California’s Educational Divide for Patrick Kelly
As a senior
associate at the National Center for Higher Education Management Systems
(NCHEMS), Patrick Kelly recently completed a major analysis of national
population and education trends. What he found is that as minority
populations continue to grow, their level of education is not following
suit, and the situation is most critical in California. He explains here
how we’ll all suffer if the trends continue to 2020, and what we can do
now to make sure they change direction.
What was the
point of this study?
We think most people are aware of the disparities in educational
attainment for minorities, but just a snapshot on a yearly basis doesn’t
show where this is leading. By showing the trends of what the situation
will look like in 2020 versus 2000, we hope we’ve shown people the
gravity of the situation.
What are the
specifics of the trends?
The first is the increasing value of a college education. More and
more, people will need a college education to get the jobs they are
looking for. At the same time, we saw major spikes in minority
population, particularly among Hispanics/Latinos to the point that the
Hispanic/Latino population will equal the White population by 2020.
Then, we saw that while Whites and Asians are improving in terms of the
number of people receiving a college education, minorities including
Hispanics/Latinos, African-Americans, and Native Americans are not only
not catching up, they’re falling further behind. So, in a nutshell, the
least educated populations are growing at the highest rates. That’s a
What are the
consequences of this growing divide in education?
If the current disparities and population trends continue, the U.S.
and California won’t have the same levels of skill and knowledge it
currently has. In turn, states’ coffers will be hurt since it’s been
shown educated citizens make more money, thus paying more in taxes.
On a global perspective, what does this suggest for the U.S.?
We’re falling further behind other countries. In the past decade,
we’ve gone from being the second most educated country to the firth or
sixth for people ages 25 to 34. If we don’t do something about this,
we’ll continue to fall further behind.
You wanted to point out the problems, but there are also things we
can do to change these trends, right?
Certainly. We hope this report will force people to acknowledge that
the problems exist and that they’re getting worse. From there, though,
we hope it will start a dialog at the state policy level to improve
education. Education is the major vehicle for change and it starts with
a coherent statewide plan.
What are some
things that could be done to reverse the trends?
The first step is creating greater equality from pre-school to grade
12 for everyone. Schools serving minority communities have notoriously
been under-funded and underserved. The second thing is targeted
financial aid. We’ve seen a move to merit-based financial aid, and while
that seems to make sense on its own, you need to target the neediest
populations to have financial aid fight these trends. We also need to do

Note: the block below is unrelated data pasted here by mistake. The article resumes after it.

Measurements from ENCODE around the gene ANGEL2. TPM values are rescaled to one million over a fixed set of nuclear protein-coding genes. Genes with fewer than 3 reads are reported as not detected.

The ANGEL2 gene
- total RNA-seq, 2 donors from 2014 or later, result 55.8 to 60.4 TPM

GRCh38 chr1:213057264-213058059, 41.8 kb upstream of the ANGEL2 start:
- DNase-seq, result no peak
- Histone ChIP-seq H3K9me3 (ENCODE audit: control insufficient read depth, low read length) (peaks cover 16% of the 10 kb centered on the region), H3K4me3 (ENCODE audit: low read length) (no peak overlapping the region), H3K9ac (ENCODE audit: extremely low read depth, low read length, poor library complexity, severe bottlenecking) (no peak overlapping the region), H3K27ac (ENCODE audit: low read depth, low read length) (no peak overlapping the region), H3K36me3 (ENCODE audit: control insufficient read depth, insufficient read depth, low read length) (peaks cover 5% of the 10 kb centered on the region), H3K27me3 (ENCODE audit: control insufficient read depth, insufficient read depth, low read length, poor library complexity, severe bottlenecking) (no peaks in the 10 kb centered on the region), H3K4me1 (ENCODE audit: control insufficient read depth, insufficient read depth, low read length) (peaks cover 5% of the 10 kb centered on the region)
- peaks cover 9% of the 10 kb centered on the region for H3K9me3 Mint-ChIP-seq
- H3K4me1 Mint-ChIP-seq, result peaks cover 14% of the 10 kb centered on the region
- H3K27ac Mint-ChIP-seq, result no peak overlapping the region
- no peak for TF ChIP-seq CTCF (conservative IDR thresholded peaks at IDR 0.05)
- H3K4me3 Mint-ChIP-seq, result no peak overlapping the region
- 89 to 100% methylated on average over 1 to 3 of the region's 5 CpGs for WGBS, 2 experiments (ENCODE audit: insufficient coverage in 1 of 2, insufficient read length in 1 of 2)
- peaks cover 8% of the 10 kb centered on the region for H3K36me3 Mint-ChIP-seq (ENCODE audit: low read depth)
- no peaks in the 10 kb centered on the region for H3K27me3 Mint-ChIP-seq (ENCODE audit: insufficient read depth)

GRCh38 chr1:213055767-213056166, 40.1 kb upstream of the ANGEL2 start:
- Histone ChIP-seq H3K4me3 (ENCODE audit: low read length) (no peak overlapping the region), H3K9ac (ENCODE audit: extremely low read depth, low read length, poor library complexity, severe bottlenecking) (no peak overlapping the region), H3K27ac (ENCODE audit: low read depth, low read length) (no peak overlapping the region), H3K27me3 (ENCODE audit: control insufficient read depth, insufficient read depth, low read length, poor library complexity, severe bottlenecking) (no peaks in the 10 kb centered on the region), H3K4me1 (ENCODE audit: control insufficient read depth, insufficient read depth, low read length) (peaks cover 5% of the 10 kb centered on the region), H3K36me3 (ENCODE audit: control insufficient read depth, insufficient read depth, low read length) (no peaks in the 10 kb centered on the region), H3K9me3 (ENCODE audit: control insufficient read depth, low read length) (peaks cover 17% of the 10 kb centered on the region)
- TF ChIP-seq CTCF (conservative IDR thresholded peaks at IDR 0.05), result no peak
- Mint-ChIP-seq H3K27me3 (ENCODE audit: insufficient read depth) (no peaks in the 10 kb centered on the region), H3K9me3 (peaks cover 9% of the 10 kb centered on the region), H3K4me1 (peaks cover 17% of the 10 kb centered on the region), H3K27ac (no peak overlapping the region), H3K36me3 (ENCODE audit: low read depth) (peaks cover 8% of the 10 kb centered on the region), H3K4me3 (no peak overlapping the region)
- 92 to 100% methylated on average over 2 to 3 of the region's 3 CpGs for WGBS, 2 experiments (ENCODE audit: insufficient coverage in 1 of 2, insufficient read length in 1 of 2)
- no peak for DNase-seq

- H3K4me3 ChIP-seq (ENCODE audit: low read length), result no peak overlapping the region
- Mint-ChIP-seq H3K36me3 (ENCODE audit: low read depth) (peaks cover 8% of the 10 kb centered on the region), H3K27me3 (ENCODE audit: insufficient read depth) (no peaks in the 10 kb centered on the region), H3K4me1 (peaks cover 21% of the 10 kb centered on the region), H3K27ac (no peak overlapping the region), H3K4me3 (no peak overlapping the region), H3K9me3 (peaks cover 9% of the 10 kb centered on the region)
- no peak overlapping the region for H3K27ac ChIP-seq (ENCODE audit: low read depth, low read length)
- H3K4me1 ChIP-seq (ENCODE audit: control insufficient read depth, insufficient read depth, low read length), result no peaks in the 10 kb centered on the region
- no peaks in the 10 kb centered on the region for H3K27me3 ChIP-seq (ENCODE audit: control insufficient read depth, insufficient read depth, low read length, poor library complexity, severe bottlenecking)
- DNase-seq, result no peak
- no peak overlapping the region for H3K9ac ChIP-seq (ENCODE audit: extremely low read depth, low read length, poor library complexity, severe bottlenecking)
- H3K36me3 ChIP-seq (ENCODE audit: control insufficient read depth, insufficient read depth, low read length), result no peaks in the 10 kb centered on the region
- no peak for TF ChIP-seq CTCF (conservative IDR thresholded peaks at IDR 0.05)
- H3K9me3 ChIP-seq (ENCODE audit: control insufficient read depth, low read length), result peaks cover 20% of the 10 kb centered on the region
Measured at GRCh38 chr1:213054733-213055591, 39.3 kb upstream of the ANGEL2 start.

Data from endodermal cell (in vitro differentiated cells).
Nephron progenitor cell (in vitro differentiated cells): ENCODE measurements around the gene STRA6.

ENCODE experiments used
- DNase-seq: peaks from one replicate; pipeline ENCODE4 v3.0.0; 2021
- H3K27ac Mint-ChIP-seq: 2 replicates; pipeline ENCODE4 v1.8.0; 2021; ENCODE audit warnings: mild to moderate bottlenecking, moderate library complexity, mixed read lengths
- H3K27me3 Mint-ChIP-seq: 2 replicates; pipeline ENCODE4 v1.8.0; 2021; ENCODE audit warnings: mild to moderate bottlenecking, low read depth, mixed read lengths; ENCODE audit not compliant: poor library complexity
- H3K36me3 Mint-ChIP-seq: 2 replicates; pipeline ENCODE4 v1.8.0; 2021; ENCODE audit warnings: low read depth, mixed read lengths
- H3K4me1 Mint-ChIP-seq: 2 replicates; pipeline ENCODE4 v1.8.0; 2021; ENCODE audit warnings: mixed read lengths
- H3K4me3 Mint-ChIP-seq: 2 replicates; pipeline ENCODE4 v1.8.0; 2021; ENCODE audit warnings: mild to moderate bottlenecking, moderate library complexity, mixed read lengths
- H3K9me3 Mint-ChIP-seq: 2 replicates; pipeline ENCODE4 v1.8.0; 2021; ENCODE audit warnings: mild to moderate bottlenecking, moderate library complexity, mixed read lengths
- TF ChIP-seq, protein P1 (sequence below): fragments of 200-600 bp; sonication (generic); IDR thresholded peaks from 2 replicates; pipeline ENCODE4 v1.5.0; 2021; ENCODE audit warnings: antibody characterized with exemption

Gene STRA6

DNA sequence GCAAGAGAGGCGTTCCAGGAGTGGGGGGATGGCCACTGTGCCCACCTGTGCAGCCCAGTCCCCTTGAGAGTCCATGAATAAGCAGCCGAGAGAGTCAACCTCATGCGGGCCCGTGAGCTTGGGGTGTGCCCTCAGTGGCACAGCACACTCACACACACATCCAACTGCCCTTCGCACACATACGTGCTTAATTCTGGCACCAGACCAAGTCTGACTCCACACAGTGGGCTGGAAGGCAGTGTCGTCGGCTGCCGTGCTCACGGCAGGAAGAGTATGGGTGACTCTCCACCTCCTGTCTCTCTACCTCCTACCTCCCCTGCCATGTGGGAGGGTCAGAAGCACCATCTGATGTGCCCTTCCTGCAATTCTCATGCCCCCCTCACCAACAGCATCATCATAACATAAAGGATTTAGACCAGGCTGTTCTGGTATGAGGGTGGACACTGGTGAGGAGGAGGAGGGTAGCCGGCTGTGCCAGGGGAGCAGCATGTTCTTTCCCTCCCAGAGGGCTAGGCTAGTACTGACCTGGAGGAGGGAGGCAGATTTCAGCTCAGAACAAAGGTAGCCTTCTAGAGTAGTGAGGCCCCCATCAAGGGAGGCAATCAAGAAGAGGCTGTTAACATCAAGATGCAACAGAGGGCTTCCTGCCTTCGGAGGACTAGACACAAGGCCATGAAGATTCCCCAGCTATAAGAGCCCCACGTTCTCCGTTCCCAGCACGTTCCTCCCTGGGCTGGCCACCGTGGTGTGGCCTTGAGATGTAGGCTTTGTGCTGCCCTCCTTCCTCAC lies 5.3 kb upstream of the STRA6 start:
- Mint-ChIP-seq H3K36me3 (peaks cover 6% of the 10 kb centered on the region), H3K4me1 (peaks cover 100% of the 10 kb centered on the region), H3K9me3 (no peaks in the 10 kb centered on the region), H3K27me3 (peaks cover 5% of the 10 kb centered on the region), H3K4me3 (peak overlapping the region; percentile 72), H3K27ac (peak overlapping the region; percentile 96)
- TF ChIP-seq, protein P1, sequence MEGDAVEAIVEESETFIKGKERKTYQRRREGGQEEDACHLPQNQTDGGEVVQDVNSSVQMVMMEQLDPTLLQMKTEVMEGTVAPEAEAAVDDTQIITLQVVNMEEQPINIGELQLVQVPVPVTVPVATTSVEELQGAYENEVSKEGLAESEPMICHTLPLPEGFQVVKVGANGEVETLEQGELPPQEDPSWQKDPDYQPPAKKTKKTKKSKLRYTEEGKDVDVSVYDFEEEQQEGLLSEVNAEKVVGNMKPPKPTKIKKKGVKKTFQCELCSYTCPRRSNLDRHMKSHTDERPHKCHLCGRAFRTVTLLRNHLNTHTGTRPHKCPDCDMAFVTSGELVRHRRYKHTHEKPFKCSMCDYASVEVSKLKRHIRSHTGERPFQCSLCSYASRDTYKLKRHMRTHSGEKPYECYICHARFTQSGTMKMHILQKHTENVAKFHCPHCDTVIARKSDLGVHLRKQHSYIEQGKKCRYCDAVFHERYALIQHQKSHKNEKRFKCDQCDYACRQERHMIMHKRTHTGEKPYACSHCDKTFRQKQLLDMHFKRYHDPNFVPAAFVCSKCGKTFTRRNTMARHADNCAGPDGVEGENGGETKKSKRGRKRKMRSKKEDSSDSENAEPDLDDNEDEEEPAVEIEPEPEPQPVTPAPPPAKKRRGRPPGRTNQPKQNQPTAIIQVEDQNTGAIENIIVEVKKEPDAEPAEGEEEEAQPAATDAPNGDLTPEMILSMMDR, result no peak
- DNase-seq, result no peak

a better job with at-risk students once they enter college to make sure
we see them through graduation. Finally, and this is the most removed
suggestion but one of the most important, there needs to be some sort of
a statewide accountability program that holds institutions accountable
for serving and getting minorities through to graduation.
would it be to develop such a statewide accountability program?
It must start at the top and requires buy-in through government on
down to the state education system. A problem with California in the
past is that the higher education system is somewhat disjointed –
there’s the UC system, the CSU system, and the community colleges. They
do work together now, but would have to do so more to make a successful
accountability system. It can be done, though. Texas has a program
called “Closing the Gaps” focused on these trends. They face the same
trends as California. Closing the Gaps is an accountability system built
on serving minority groups better and making sure they get through the
education pipeline with a college degree. The silver lining in
California is that you’ve got a great educational system; you just have
to figure out how to make it work for everyone.
All of that can
seem pretty far removed from what we can do individually.
On a community level, there are a lot of things people can do like
working with students much earlier than 11th or 12th
grade to get college on their radar screens. We need to instill
confidence in them, to show them that they can go to college because a
lot of students have already decided they are not college material by as
early as seventh grade. Plus, we can show them that there are lots of
financial aid opportunities out there. A lot of students don’t even know
financial aid exists. It’s also important for business leaders to have
meaningful dialogs with their employees too.
How can conversations with employees make a difference?
Promoting education among employees and their families is critical
so that this is not just something that happens within schools. If
businesses can’t become more engaged in this process, it often doesn’t
work. And really, they’re only helping themselves since this trickles
back to the services and community in which they operate.
What could be the impact of reversing these trends?
We found that if Hispanics/Latinos, African-Americans, and Native
Americans achieved the same levels of education as Whites by 2020,
California’s personal income would increase by $101.6 billion (in
today’s dollar values). That’s pretty compelling.